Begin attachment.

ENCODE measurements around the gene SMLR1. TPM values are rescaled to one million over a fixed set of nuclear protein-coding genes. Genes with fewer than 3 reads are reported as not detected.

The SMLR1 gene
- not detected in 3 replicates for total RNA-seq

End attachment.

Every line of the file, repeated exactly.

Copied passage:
ENCODE measurements around the gene SMLR1. TPM values are rescaled to one million over a fixed set of nuclear protein-coding genes. Genes with fewer than 3 reads are reported as not detected.

The SMLR1 gene
- not detected in 3 replicates for total RNA-seq